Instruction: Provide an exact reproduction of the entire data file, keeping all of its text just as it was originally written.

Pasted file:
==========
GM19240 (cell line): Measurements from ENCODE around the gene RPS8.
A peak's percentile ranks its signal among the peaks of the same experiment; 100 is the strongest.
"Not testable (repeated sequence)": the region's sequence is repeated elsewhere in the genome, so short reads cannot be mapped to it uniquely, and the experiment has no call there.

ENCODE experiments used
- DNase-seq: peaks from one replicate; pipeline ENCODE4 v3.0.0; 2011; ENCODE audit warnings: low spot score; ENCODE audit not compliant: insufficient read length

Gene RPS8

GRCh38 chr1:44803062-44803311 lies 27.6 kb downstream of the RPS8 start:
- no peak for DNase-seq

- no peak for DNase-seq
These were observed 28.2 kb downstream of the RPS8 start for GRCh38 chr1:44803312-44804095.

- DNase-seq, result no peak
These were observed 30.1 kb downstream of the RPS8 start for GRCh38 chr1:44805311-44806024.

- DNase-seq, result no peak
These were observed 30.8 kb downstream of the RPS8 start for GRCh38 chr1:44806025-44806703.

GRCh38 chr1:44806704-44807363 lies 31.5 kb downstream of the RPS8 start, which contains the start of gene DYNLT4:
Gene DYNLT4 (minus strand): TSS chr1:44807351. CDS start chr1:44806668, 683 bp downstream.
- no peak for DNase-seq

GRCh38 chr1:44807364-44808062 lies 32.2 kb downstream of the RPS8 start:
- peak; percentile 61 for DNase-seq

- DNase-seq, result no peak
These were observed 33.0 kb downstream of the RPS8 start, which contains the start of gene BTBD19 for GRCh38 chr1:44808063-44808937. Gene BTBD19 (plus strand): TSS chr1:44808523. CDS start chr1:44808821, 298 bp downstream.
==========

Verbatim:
GM19240 (cell line): Measurements from ENCODE around the gene RPS8.
A peak's percentile ranks its signal among the peaks of the same experiment; 100 is the strongest.
"Not testable (repeated sequence)": the region's sequence is repeated elsewhere in the genome, so short reads cannot be mapped to it uniquely, and the experiment has no call there.

ENCODE experiments used
- DNase-seq: peaks from one replicate; pipeline ENCODE4 v3.0.0; 2011; ENCODE audit warnings: low spot score; ENCODE audit not compliant: insufficient read length

Gene RPS8

GRCh38 chr1:44803062-44803311 lies 27.6 kb downstream of the RPS8 start:
- no peak for DNase-seq

- no peak for DNase-seq
These were observed 28.2 kb downstream of the RPS8 start for GRCh38 chr1:44803312-44804095.

- DNase-seq, result no peak
These were observed 30.1 kb downstream of the RPS8 start for GRCh38 chr1:44805311-44806024.

- DNase-seq, result no peak
These were observed 30.8 kb downstream of the RPS8 start for GRCh38 chr1:44806025-44806703.

GRCh38 chr1:44806704-44807363 lies 31.5 kb downstream of the RPS8 start, which contains the start of gene DYNLT4:
Gene DYNLT4 (minus strand): TSS chr1:44807351. CDS start chr1:44806668, 683 bp downstream.
- no peak for DNase-seq

GRCh38 chr1:44807364-44808062 lies 32.2 kb downstream of the RPS8 start:
- peak; percentile 61 for DNase-seq

- DNase-seq, result no peak
These were observed 33.0 kb downstream of the RPS8 start, which contains the start of gene BTBD19 for GRCh38 chr1:44808063-44808937. Gene BTBD19 (plus strand): TSS chr1:44808523. CDS start chr1:44808821, 298 bp downstream.